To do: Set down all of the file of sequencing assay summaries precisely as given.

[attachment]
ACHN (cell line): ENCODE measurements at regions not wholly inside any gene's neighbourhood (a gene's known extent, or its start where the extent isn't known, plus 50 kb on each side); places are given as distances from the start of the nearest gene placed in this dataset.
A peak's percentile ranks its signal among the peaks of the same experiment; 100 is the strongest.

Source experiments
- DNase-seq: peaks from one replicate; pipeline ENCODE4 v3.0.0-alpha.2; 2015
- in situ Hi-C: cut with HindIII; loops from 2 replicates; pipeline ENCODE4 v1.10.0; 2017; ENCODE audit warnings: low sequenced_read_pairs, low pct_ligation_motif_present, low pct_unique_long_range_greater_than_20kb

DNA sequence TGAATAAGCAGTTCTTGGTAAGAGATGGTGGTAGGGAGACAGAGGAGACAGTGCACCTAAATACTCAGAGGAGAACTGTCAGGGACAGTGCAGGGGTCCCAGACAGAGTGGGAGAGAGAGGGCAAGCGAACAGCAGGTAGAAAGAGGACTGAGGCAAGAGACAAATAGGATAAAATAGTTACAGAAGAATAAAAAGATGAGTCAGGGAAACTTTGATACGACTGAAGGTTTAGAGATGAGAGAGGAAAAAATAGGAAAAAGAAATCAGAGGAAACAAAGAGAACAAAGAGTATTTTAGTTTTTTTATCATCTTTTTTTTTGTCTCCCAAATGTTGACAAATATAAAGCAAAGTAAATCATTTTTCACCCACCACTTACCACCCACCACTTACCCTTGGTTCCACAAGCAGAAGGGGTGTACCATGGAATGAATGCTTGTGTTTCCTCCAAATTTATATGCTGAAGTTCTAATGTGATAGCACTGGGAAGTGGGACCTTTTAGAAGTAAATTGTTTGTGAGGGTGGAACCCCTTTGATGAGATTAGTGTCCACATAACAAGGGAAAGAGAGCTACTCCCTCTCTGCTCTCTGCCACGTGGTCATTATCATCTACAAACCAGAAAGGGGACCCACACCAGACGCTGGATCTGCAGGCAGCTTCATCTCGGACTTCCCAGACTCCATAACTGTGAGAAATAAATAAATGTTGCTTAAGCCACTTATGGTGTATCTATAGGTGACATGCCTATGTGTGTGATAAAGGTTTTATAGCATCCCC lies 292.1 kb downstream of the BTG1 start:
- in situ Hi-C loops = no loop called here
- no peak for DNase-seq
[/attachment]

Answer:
ACHN (cell line): ENCODE measurements at regions not wholly inside any gene's neighbourhood (a gene's known extent, or its start where the extent isn't known, plus 50 kb on each side); places are given as distances from the start of the nearest gene placed in this dataset.
A peak's percentile ranks its signal among the peaks of the same experiment; 100 is the strongest.

Source experiments
- DNase-seq: peaks from one replicate; pipeline ENCODE4 v3.0.0-alpha.2; 2015
- in situ Hi-C: cut with HindIII; loops from 2 replicates; pipeline ENCODE4 v1.10.0; 2017; ENCODE audit warnings: low sequenced_read_pairs, low pct_ligation_motif_present, low pct_unique_long_range_greater_than_20kb

DNA sequence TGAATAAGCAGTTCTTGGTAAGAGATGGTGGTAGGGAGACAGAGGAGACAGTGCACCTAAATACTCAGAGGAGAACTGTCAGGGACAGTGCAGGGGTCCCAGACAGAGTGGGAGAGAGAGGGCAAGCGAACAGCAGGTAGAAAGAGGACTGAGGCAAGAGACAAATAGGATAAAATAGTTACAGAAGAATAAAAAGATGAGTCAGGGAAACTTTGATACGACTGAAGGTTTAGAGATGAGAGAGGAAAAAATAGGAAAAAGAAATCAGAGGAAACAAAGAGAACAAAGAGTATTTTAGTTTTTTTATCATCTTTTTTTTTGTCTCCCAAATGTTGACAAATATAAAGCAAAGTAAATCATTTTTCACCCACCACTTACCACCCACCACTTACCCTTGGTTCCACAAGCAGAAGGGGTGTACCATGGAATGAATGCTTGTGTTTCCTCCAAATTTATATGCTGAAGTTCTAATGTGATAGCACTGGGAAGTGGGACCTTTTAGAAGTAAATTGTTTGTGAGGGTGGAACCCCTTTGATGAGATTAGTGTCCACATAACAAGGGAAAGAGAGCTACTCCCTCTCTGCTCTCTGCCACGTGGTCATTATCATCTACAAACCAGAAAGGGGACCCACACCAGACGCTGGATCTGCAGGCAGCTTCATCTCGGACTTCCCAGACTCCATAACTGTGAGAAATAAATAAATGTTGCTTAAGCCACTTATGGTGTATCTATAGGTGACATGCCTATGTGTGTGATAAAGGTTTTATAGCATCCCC lies 292.1 kb downstream of the BTG1 start:
- in situ Hi-C loops = no loop called here
- no peak for DNase-seq